We are updating the design of this site. Learn more.
Show more
ClinicalTrials.gov
ClinicalTrials.gov Menu

Botswana Pediatric Respiratory Disease and Bloodstream Infection Study

This study has been completed.
Sponsor:
ClinicalTrials.gov Identifier:
NCT00197691
First Posted: September 20, 2005
Last Update Posted: April 2, 2012
The safety and scientific validity of this study is the responsibility of the study sponsor and investigators. Listing a study does not mean it has been evaluated by the U.S. Federal Government. Read our disclaimer for details.
Information provided by (Responsible Party):
Harvard School of Public Health
  Purpose
The purpose of this study is to learn about lower respiratory tract and bloodstream diseases among infants born to HIV positive mothers in Botswana. Study factors include how commonly infants get these diseases, the causes, and outcomes. The study will also try to measure the protective effect, if any, of breast feeding on respiratory disease illness and deaths.

Condition Intervention
HIV Infections Respiratory Tract Diseases Sepsis Procedure: blood draws, etc.

Study Type: Observational
Study Design: Observational Model: Cohort
Time Perspective: Prospective
Official Title: Botswana Pediatric Respiratory Disease and Bloodstream Infection

Resource links provided by NLM:


Further study details as provided by Harvard School of Public Health:

Primary Outcome Measures:
  • OCCURRENCE OF SUSPECTED PNEUMONIA OR BLOODSTREAM INFECTION OVER FIRST TWO YEARS OF LIFE [ Time Frame: Between birth and 2 years of life ]
    MORTALITY; EPISODES OF SUSPECTED PNEUMONIA; BACTEREMIA; PRESENCE OF NASOPHARYNGEAL VIRAL PATHOGENS; OROPHARYNGEAL COLONIZATION WITH BACTERIAL PATHOGENS


Study Start Date: March 2001
Study Completion Date: October 2005
Primary Completion Date: October 2005 (Final data collection date for primary outcome measure)
  Eligibility

Information from the National Library of Medicine

Choosing to participate in a study is an important personal decision. Talk with your doctor and family members or friends about deciding to join a study. To learn more about this study, you or your doctor may contact the study research staff using the contacts provided below. For general information, Learn About Clinical Studies.


Ages Eligible for Study:   18 Years to 45 Years   (Adult)
Sexes Eligible for Study:   All
Accepts Healthy Volunteers:   No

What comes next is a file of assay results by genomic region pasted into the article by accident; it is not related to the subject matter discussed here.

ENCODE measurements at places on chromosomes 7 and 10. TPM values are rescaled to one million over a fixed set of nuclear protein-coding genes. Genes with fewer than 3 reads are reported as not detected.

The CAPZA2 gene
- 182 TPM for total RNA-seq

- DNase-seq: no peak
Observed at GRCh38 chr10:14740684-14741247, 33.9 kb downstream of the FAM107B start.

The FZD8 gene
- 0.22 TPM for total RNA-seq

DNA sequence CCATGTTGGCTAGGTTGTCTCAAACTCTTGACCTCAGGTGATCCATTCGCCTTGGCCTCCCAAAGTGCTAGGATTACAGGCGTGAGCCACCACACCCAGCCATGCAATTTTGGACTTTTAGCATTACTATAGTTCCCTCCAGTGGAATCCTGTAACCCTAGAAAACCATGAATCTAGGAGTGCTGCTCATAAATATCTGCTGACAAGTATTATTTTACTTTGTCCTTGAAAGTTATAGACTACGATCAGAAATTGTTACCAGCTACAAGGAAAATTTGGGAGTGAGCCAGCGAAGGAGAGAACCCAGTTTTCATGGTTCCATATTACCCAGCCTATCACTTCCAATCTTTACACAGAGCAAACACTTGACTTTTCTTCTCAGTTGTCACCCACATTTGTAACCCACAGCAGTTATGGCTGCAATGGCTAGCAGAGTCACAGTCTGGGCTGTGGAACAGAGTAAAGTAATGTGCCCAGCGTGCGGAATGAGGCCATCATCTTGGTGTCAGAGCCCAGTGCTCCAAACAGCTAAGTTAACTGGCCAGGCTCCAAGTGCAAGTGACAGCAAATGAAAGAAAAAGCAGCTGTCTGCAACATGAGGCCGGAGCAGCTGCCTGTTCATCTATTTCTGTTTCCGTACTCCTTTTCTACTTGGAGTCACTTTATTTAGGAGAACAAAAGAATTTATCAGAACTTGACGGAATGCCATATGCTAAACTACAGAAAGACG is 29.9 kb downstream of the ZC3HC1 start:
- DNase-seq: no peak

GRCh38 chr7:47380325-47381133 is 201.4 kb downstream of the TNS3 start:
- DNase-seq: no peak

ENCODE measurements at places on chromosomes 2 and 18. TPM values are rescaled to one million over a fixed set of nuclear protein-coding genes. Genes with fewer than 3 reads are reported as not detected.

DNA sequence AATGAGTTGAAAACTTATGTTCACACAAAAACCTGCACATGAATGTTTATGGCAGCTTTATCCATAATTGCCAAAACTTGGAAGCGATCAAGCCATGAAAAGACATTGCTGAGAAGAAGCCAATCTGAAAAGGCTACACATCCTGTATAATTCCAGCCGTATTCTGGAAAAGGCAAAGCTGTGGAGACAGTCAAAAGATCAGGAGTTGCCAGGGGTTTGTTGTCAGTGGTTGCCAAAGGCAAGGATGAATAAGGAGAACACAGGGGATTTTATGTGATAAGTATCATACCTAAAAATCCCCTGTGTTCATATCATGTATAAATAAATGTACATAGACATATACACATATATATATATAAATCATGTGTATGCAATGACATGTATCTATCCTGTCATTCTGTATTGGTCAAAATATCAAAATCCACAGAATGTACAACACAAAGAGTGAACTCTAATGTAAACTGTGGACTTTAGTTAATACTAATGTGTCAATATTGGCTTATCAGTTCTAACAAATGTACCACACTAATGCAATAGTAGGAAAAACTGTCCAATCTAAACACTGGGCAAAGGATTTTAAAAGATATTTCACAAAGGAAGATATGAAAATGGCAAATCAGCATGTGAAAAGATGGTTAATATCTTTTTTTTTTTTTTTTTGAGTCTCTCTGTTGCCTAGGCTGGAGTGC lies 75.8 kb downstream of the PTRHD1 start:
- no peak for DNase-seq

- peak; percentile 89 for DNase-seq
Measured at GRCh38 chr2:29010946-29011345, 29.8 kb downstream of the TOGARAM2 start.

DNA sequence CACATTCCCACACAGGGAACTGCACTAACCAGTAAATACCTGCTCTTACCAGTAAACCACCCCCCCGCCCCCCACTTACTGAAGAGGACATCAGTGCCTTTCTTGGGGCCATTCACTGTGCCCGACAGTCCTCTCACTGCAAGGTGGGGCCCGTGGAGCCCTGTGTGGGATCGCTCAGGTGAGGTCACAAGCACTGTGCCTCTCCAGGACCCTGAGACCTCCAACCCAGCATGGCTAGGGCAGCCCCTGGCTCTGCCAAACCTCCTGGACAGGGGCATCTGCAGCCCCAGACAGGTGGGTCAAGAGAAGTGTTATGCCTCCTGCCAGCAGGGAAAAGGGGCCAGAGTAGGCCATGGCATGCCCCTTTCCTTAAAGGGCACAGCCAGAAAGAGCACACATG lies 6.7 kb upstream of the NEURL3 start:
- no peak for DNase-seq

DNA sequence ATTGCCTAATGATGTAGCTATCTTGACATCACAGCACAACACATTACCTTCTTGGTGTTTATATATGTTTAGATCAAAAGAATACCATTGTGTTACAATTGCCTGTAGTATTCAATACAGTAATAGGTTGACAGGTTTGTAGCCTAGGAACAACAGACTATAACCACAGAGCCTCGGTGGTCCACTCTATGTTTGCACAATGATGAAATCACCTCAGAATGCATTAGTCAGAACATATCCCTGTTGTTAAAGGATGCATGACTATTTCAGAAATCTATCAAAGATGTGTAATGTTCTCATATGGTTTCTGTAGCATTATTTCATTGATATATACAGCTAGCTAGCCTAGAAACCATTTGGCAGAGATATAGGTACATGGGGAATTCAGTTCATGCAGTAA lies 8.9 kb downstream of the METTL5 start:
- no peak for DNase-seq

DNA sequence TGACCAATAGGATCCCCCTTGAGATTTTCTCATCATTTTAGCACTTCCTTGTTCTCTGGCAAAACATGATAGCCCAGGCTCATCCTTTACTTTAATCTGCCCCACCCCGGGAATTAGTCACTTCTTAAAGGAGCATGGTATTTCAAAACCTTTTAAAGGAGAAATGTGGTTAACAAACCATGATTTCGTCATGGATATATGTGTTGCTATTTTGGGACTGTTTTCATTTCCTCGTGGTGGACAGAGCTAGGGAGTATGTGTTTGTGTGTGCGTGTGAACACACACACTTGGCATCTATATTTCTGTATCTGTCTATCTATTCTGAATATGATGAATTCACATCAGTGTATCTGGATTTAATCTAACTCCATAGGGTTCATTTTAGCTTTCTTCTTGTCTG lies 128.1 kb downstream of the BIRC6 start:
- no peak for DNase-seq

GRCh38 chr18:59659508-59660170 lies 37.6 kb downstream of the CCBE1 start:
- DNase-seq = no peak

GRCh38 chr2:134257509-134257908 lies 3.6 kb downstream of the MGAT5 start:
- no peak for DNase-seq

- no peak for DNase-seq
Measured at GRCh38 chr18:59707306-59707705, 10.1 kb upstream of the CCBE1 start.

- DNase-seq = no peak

Sampling Method:   Non-Probability Sample
Study Population
LIVEBORN INFANT IN THE MASHI PMTCT TRIAL
Criteria

Inclusion Criteria:

  • Participation in parent study, "Mashi" HIV vertical transmission prevention study for pregnant Botswana women and their infants
  Contacts and Locations
Information from the National Library of Medicine

To learn more about this study, you or your doctor may contact the study research staff using the contact information provided by the sponsor.

Please refer to this study by its ClinicalTrials.gov identifier (NCT number): NCT00197691


Locations
Botswana
Princess Marina Hospital
Gaborone, Botswana
Sponsors and Collaborators
Harvard School of Public Health
Investigators
Principal Investigator: Shahin Lockman, MD Harvard School of Public Health
  More Information

Publications automatically indexed to this study by ClinicalTrials.gov Identifier (NCT Number):
Responsible Party: Harvard School of Public Health
ClinicalTrials.gov Identifier: NCT00197691     History of Changes
Other Study ID Numbers: HSC 10027/000BOTS
First Submitted: September 13, 2005
First Posted: September 20, 2005
Last Update Posted: April 2, 2012
Last Verified: March 2012

Keywords provided by Harvard School of Public Health:
HIV infected mothers
Infants at risk of HIV-infection
Infant lower respiratory tract disease
Infant bloodstream infection

Additional relevant MeSH terms:
Infection
Communicable Diseases
HIV Infections
Respiration Disorders
Respiratory Tract Diseases
Lentivirus Infections
Retroviridae Infections
RNA Virus Infections
Virus Diseases
Sexually Transmitted Diseases, Viral
Sexually Transmitted Diseases
Immunologic Deficiency Syndromes
Immune System Diseases